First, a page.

How to make your “Google Searches” more powerful…

Google is like a household name when it comes to search engines; BUT, do you really know how to make it work? Most of us when we want to search for something we “Google It” by typing in what we are looking for in the search query box, not giving much thought that there are other options available that will enhance and make the search results more powerful and refined. The options which I am referring to are called “operators” or “commands”. We normally input words into the search query box and the search engine will search the database for any page and page title containing the words. Before I show you where to get the operators or commands, let me give some examples of the more common ones that I have learned to use. (You can click on the links below to see the results in Google).

Google Search

Did you know you can search for specific phrases by simply placing the text in quotes? Here is a phrase, in quotations that I entered into the Google search query box: “I find that the harder I work”

Another easy example is finding definition to words. By inputting: define pickle OR define:pickle we will arrive with the definitions to pickle.

Looking for the weather?  Type: weather:21740

Looking for a page with a specific title? Type: intitle:what’s on my pc

Looking for a movie listing in your area? Type: movie:21740

Need to translate the language on a page:  Just copy the URL of the page you need translated into the Google query. The URL is the “www” address that you type into the address bar. The first result should show the page and you will see [ translate ] next to the result.  Click [ translate ] and the page will be translated, as closely as possible, into your native language.

Need to track your UPS or FedEx Shipment?  Just type the tracking number into the Google query box.

Looking for a person or phone number? Enter any combination of the following into the Google query box:

  • first name (or first initial), last name, city (state is optional)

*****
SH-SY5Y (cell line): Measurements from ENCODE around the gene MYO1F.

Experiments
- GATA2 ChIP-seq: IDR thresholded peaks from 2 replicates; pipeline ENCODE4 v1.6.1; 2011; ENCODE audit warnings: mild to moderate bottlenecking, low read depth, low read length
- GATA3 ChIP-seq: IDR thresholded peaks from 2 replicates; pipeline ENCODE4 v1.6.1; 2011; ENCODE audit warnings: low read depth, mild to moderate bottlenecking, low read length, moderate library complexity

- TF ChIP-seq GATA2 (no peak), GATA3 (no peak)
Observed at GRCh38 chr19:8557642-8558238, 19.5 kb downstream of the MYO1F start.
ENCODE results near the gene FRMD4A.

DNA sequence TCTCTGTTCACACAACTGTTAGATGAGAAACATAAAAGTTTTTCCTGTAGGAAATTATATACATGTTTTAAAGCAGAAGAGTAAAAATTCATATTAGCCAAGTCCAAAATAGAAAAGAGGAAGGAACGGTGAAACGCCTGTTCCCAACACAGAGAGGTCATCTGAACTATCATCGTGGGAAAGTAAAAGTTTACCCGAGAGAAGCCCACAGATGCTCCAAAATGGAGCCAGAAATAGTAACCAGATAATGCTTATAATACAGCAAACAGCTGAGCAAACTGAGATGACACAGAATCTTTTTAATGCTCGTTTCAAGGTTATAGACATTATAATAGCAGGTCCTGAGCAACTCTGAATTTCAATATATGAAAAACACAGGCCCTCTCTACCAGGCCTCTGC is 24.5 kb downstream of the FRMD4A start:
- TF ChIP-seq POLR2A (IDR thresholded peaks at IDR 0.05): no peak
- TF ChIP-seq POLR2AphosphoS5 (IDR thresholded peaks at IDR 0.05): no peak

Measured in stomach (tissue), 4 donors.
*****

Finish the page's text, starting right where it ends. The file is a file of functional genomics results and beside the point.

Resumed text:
• first name (or first initial), last name, state
  • first name (or first initial), last name, area code
  • first name (or first initial), last name, zip code
  • phone number, including area code
  • last name, city, state
  • last name, zip code Don’t want your information in the Google phonebook? You’ll want to visit this page: Google Phonebook Name Removal (http://www.google.com/help/pbremoval.html).

Looking for a specific topic in Wikpedia (online free encyclopedia)?  Type “wiki” and whatever you are looking for into the Google query: wiki amazing grace

Where do you learn about and find the Google commands and operators?

“Google Guide” (by Nancy Blachman)

“Google Guide Cheat Sheet (by Nancy Blachman)

Basic search help

More search help

Search extras

StumbleIt

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5 thoughts on “How to make your “Google Searches” more powerful…

Add yours

    1. Hermanu,

      Make sure you check out the links at the bottom of the article… Some good “Google Search” tips.

      Thanks for visiting!

      Rick

      Like

  1. Clear. Concise. Helpful.

    Another winner, Rick!

    BTW.. I use the Boolean operators “+” and “-” a lot. The minus sign removes words from results. For instance, ‘salsa -dance’ would eliminate returns on the dance style, increasing the results on the condiment.

    Like

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